Alan Rickman Disliked How Certain Harry Potter Death Scene Was Written


Alan Rickman disliked one of the Harry Potter series’ most climactic deaths in Harry Potter and the Half-Blood Prince. Rickman starred as Severus Snape in all eight Harry Potter films, leaving a sizable impression on the series and its fandom as the intimidating professor and boss of House Slytherin. He died in 2016 of pancreatic cancer, and his memory is preserved by such roles as Snape, Die Hard antagonist Hans Gruber, and many more performances across film, TV, and theater.


Rickman was impactful in the role as Snape, and he was publicly grateful for his experience with the cast and crew. However, there were points of tumult, and he considered leaving the role to be recast after Harry Potter and the Chamber of Secrets. Following his death, an auction of his belongings unearthed a personal letter sent to Rickman by producer David Heyman, revealing that Rickman felt Snape was still underdeveloped after two movies – fortunately, he stayed on, even while battling cancer. Rickman was the secretly entrusted with information about emerging narratives by Harry Potter author J.K. Rowling, and it’s possible he felt the filmmakers’ vision was at odds with the reality or significance of Snape’s arc.

Related: Why Alan Rickman Was The Only Actor To Get Harry Potter Spoilers

Insider published a passage from the upcoming collection of Rickman’s diaries, Madly, Deeply: The Diaries of Alan Rickman, that touches on a sequence in Harry Potter and the Half-Blood Prince, in which Snape kills Dumbledore (Michael Gambon) with the unmistakable death spell, “Avada Kedavra.” Dumbledore’s death marked the start of act three of the Harry Potter saga, but Rickman wrote that the moment was not done justice. He also wrote that he successfully argued to cut one of his own pithy lines from the scene. Read Rickman’s passage below:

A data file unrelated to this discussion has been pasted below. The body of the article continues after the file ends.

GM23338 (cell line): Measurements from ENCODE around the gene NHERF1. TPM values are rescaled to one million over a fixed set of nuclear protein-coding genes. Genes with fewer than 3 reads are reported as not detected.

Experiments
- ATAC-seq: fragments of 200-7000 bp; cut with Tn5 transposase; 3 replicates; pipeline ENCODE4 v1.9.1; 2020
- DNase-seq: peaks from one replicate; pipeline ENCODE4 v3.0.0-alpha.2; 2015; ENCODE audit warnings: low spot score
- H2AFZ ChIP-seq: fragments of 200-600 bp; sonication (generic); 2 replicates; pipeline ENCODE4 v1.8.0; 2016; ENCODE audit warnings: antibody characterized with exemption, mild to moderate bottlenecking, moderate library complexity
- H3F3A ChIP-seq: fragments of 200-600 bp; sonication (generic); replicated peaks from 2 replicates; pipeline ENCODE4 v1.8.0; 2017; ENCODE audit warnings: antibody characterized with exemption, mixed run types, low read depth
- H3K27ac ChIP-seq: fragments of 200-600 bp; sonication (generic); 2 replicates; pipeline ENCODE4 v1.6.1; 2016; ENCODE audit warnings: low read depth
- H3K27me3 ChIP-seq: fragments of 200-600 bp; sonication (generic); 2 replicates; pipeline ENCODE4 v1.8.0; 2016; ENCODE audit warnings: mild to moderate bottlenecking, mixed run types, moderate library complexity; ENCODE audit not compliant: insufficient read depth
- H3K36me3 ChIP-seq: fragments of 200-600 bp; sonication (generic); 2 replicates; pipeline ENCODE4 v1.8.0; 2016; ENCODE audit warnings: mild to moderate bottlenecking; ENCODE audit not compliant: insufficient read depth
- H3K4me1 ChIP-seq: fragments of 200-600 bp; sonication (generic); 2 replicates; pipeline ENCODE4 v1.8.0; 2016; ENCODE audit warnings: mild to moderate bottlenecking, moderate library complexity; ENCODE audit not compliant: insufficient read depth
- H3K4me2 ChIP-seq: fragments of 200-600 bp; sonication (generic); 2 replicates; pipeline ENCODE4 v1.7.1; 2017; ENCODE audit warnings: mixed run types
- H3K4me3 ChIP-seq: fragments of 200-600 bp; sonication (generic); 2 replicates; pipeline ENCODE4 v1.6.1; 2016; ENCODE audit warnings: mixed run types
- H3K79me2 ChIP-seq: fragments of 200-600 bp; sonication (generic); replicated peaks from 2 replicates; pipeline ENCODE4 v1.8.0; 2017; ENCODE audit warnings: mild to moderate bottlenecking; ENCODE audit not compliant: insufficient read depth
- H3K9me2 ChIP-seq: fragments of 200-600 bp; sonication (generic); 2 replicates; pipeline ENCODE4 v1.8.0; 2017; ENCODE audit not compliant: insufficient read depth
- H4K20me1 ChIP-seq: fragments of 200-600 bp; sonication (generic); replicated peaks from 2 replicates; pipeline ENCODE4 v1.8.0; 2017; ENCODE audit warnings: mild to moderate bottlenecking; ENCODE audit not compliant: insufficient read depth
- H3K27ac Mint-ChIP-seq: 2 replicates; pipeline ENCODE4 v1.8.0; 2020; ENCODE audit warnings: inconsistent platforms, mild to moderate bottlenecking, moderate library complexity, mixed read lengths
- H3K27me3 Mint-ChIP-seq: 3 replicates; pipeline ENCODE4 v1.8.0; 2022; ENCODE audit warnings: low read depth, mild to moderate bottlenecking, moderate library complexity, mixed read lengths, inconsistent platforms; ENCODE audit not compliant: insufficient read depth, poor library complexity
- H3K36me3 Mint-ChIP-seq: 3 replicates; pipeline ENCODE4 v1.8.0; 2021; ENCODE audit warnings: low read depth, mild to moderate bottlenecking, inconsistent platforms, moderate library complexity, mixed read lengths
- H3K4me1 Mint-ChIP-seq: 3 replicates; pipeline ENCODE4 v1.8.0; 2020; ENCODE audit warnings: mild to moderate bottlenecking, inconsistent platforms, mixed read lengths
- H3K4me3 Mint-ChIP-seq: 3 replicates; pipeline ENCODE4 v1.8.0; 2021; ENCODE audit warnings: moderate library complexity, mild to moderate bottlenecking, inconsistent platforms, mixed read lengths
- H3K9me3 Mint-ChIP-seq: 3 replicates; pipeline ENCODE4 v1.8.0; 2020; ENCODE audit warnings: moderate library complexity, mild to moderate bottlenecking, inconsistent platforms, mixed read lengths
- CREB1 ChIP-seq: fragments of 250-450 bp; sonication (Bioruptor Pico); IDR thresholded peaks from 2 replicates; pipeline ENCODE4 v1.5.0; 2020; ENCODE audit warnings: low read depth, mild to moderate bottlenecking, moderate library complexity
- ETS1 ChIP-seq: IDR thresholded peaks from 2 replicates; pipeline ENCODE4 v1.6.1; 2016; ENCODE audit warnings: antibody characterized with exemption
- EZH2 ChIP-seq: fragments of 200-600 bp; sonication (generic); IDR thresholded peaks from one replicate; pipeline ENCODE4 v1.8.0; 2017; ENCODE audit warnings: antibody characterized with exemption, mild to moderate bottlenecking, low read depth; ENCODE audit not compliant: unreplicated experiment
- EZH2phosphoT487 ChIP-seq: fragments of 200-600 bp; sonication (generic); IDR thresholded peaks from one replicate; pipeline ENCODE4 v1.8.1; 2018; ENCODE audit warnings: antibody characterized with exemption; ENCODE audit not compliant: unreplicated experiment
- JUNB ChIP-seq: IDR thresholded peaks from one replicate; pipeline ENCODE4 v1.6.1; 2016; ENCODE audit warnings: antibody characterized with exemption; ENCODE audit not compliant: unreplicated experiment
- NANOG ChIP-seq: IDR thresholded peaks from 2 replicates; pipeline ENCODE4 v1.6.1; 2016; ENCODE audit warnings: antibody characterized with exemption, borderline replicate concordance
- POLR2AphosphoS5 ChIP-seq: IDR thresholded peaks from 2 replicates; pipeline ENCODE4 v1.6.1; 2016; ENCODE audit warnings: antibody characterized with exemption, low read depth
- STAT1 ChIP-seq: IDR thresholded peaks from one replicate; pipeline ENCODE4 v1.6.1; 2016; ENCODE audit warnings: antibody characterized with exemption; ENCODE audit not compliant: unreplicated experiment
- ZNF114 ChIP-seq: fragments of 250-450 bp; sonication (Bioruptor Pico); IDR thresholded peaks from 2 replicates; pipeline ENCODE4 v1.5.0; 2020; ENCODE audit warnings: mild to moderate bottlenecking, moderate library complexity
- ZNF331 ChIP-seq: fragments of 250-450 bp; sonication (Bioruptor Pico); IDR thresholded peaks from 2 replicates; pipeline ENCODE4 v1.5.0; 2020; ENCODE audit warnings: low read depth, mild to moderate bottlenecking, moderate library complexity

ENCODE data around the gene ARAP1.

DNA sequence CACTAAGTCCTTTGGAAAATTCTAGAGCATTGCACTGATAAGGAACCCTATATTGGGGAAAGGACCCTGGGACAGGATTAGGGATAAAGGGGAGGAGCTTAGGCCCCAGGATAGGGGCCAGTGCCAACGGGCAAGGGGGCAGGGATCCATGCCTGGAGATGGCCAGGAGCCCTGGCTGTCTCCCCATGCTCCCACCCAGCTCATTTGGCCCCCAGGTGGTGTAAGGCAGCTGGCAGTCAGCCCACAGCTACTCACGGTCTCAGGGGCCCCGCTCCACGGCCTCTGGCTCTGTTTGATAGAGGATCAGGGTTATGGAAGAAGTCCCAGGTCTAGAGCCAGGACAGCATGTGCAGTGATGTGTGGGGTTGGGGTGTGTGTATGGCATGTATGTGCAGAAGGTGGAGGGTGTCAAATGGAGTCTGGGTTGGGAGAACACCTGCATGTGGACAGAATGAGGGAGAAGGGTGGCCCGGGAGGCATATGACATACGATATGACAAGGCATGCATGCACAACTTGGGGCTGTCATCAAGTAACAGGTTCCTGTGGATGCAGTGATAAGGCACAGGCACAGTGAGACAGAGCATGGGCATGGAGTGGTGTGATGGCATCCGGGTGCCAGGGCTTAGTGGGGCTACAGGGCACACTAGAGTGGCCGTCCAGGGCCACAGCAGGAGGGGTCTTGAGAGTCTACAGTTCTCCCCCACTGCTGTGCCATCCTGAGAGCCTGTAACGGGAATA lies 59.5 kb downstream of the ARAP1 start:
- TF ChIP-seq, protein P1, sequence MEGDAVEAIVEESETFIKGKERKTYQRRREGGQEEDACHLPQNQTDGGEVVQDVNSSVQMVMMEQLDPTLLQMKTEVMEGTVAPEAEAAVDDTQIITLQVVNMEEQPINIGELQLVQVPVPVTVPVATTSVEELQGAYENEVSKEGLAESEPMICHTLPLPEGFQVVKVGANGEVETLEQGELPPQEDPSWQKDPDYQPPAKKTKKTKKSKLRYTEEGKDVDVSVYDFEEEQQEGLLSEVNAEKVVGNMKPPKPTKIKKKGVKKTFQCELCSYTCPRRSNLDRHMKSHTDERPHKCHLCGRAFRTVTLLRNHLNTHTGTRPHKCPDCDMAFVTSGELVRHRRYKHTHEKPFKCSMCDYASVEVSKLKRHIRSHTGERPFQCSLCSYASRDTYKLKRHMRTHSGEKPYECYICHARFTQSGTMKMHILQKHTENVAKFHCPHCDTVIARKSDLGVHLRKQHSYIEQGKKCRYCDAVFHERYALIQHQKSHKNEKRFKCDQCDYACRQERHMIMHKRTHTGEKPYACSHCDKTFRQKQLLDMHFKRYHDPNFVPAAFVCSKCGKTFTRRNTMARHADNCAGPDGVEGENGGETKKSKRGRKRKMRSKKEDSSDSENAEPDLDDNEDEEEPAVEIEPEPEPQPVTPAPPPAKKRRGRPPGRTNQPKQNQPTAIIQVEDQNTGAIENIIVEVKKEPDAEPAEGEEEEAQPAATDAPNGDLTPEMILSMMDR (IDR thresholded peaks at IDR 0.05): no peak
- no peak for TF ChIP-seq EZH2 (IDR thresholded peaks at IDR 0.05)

The scene seems oddly lacking in drama — on the page — but that is absolute cause and effect of screenplays that have to conflate (deflate) the narrative. We don’t know — or remember — enough about individual characters’ concerns to understand their issues. Or care.

How Dumbledore’s Death Scene Could’ve Been Improved

The scene is actually dense with conflict, as the thought of Snape as double agent begins to percolate in the audience’s mind when he does not expose a hiding Harry (Daniel Radcliffe) before committing the murder. This brief interaction between Snape and Harry, likely only fully understood by viewers who had read the books, doesn’t pay off until the final book and film, when Snape reveals his true, good-natured intentions. Meanwhile, Draco Malfoy (Tom Felton) is simultaneously confronted with the prospect of killing in the name of dark magic for the first time, until Snape finishes the job for him, striking Dumbledore down. Rickman’s analysis, that viewer’s can’t “remember” the stakes of Snape killing Dumbledore, is reportedly a reference to the fact that the cast had grown to include too many characters.

In the books, Dumbledore’s death still comes by Snape’s hand, but Snape never appears before Harry, keeping his turncoat status secret. Also in the book, Harry is powerless at the hands of a paralytic spell issued onto him by Dumbledore. The film’s depiction of Harry backing down to Snape in this context is unlike his character. When Harry Potter and the Half-Blood Prince was released as a film in 2009, the final book in the series was already available, making Snape’s true fate public knowledge. Placing a vague Easter egg hinting at Snape’s allegiance just before Dumbledore’s death serves to confuse those who were not in the know.

Next: Alan Rickman Quitting As Snape Would Have Killed The Harry Potter Movies

Source: Insider


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